Every day over 800 million individuals experience menstruation, yet conversations about periods remain somewhat forbidden. Menstrual stigma is rooted in historical misogyny and is still widely enforced by the lack of education on women’s health. Despite vague maturation programs taught in middle school, most women grow up with little knowledge of their bodies. Typical menstruation symptoms such as abdominal cramping, headaches, and joint pain are even misunderstood as life-threatening conditions by uninformed young girls.
Inadequate menstrual education harms women, but it also impacts those who don’t experience periods. Without out-in-the-open conversations about women’s health, men may not understand why women experience pain or mood swings throughout their cycle. Failing to empathize with menstruating women only further stigmatizes periods.
Comprehensive period education starts with understanding your cycle. Many people falsely view the menstrual cycle as the short period where bleeding occurs. Unbeknownst to most, menstruating individuals will experience four distinctive phases during the usual 28-day cycle. Each month, the female body will go through the follicular phase, menstruation, ovulation, and luteal phase. Although, it’s worth noting that this cycle varies from woman to woman. For questions about symptoms or abnormality, consult menstrual health resources for clarity.
Ready to break the menstrual stigma? Check out these widely-circulated period myths.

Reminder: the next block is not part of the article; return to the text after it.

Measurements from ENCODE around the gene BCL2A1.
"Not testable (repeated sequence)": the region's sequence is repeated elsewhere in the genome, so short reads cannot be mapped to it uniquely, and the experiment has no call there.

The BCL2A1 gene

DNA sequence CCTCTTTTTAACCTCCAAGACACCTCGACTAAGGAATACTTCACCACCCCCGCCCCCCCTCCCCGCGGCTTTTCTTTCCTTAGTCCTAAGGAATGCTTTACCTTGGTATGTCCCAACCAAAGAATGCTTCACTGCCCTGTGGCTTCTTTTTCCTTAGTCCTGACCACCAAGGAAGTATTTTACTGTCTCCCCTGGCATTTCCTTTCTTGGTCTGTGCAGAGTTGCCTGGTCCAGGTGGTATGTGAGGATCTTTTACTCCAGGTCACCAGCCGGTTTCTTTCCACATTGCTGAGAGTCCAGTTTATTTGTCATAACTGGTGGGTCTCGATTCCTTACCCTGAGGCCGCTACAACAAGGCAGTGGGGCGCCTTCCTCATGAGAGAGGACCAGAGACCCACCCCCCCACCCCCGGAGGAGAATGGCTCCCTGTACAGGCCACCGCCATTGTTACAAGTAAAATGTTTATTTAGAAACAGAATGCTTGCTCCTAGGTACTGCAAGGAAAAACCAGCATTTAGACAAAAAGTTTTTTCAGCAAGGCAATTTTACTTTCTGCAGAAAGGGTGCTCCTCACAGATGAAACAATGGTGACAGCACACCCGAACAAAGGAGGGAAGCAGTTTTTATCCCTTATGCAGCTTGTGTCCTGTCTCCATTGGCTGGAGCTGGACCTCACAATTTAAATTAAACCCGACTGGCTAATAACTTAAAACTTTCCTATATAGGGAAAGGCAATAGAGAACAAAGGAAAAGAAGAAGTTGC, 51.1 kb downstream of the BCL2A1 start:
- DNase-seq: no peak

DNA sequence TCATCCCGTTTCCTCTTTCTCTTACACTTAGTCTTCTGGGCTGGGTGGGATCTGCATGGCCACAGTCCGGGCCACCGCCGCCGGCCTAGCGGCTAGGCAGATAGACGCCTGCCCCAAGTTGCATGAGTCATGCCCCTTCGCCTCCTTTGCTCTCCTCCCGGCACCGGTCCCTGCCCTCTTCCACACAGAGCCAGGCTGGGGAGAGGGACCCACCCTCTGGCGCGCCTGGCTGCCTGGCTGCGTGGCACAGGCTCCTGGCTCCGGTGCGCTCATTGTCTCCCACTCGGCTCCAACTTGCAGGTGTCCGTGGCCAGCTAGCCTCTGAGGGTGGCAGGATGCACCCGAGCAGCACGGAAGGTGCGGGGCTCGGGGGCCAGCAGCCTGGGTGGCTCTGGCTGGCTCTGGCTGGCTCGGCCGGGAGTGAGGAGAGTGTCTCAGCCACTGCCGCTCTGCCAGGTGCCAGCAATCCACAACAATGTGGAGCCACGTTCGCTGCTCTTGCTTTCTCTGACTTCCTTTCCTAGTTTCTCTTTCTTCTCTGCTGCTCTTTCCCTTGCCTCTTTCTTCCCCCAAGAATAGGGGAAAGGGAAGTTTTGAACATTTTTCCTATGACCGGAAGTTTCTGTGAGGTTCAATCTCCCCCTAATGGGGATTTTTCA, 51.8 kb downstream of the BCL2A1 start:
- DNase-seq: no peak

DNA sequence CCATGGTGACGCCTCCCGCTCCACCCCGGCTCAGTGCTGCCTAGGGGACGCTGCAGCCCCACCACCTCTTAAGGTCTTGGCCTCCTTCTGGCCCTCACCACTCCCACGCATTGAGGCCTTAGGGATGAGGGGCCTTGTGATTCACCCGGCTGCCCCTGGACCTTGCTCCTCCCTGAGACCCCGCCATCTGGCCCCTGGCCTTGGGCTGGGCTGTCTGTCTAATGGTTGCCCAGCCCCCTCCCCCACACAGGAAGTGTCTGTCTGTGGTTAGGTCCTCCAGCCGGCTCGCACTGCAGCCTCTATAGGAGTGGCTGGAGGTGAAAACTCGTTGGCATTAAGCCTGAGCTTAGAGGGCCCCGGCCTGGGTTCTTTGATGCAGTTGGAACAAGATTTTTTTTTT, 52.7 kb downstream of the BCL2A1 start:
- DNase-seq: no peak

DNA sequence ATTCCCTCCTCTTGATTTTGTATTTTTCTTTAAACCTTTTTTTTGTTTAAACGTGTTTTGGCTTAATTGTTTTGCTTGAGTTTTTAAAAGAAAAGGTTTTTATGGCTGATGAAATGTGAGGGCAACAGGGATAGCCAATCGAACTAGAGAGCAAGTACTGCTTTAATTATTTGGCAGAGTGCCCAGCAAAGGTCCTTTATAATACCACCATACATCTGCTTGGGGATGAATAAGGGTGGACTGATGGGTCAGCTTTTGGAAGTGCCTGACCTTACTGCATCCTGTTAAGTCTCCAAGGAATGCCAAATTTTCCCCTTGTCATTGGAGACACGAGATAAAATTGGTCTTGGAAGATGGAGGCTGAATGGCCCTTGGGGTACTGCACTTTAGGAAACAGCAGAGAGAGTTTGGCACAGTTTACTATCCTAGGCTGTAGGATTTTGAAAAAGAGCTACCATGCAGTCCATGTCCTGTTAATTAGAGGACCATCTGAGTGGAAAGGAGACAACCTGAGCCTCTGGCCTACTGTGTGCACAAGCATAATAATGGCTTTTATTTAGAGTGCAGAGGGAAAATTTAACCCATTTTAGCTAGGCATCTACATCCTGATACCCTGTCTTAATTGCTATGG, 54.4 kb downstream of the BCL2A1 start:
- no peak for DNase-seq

You can’t get pregnant during menstruation
While the odds of becoming pregnant during the bleeding phase are low, it’s not impossible. Sperm can live inside the body for up to five days, meaning they can fertilize an egg once your body begins ovulation. Play is safe by practicing safe sex throughout your cycle and talk to your partner about the possibility of pregnancy during your period.
Your period should always last for a week each month
Your body is a one-of-a-kind masterpiece, so it’s only normal that your period is too. Most women experience a period that lasts about five days, but they can be shorter or longer depending on stress levels or hormonal changes. The length of your period may fluctuate throughout your life, so don’t worry if you happen to bleed for longer than usual.
You can only use a pad or tampon
Cotton pads and tampons are perfectly suitable to deal with bleeding, but there are also other methods available to you. Menstrual cups might take a second to figure out. However, once inserted, they hold a large amount of blood for up to 12 hours. For those who prefer a less invasive method, period underwear is ideal. The reusable product will absorb all the blood and is comfortable to wear.
PMS is all in your head
Premenstrual syndrome is a serious symptom that can result in extreme mood swings, anxiety, and fatigue. Some women may experience mild PMS, but others are forced to skip work or school when dealing with severe cases. Give yourself some credit if you feel particularly irritated during your period, and support your body with plenty of sleep and a nutritious diet.
Half of the people on Earth experience periods, so why is there such a misunderstanding surrounding menstruation? The next time you hear someone spouting these period myths, lay menstrual misconceptions to rest.